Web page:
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How Denial Of Service Attack Took Down Part Of The Internet

howxlargeYou probably noticed that at various points during a day not long ago, you couldn’t get on the internet. If you could, a lot of the sites you’re used to visiting were simply unavailable for extended periods of time.

The reason you couldn’t get on the internet was because a company you’ve probably never heard of, called Dyn, came under a massive DDOS attack.

DDOS stands for “Distributed Denial of Service,” and basically, it amounts to a whole lot of internet-capable devices flooding a company’s servers with requests. Sooner or later, no matter how robust a company’s infrastructure is, it’s going to succumb to that kind of sustained attack, and the servers will go offline.

In this particular case, Dyn handles DNS functions for a number of high-profile companies on the web. Basically, Dyn runs the network that allows your web browser to find CNN.com, or whatever web address you type in it. If not for companies like Dyn, you’d have to know the specific IP address for every website you wanted to visit, which is a non-starter, to say the least.

Notice the phrase “internet-capable devices” in the paragraph above.

Most of the devices that took part in the DDOS attack against Dyn weren’t PCs or smartphones. They were toasters, refrigerators, dishwashers, smart door locks and other assorted equipment.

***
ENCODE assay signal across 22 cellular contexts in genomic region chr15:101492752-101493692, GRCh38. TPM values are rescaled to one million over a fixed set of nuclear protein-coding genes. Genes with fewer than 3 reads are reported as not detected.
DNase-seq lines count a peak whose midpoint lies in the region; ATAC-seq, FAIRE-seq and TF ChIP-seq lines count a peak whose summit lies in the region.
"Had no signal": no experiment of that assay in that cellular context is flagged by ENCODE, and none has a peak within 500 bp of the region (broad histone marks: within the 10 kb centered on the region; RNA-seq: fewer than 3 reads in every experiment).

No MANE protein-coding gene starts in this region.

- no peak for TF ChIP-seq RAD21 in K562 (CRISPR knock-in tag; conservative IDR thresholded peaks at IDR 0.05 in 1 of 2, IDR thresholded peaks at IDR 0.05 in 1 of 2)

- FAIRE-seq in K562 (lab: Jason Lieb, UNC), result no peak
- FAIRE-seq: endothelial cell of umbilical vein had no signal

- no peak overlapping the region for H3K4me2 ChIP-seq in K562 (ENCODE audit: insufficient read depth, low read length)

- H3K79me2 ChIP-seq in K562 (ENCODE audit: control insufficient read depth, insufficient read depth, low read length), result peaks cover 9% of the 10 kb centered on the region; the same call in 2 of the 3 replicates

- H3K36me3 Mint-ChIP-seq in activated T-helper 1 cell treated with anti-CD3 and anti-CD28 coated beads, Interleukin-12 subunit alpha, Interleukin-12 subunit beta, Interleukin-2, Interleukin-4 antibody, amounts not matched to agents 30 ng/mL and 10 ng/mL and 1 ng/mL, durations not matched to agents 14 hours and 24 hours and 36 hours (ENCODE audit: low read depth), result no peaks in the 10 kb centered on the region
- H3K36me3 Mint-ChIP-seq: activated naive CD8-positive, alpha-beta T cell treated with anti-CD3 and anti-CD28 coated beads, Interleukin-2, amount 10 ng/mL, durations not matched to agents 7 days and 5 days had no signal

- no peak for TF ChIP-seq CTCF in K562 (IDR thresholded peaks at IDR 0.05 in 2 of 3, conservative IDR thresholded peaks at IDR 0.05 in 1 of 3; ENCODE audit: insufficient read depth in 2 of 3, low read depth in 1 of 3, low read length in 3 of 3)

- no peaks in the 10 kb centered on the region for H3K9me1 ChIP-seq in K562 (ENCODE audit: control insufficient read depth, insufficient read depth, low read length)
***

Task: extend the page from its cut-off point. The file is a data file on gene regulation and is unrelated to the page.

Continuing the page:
Recent technological advances have made it possible for us to connect a growing array of devices to the internet, creating the Internet of Things, but there’s a problem with that. Most of the companies that make “smart” devices don’t bother with even the most basic of security measures.

The companies that do add security features to the ’net-connected devices they sell tend to use free or cheap options that are easily cracked, and even then, they seldom bother with security updates.

This has created a situation where we have tens, if not hundreds of millions of unsecured devices on the internet that can easily be slaved by hackers to create vast ’botnet armies, which can then be used to execute withering DDOS attacks against the targets of their choosing.

The owners of such ’botnets can, for instance, bring down big portions of the internet at will, as they recently demonstrated.

Unfortunately, our appetite for smart devices continues to grow, and equipment manufacturers continue to largely shrug with indifference about adding security features, which means that we can expect to see more attacks like this one in the months and years ahead. Until we all get a lot more serious about digital security, this problem will only get worse.

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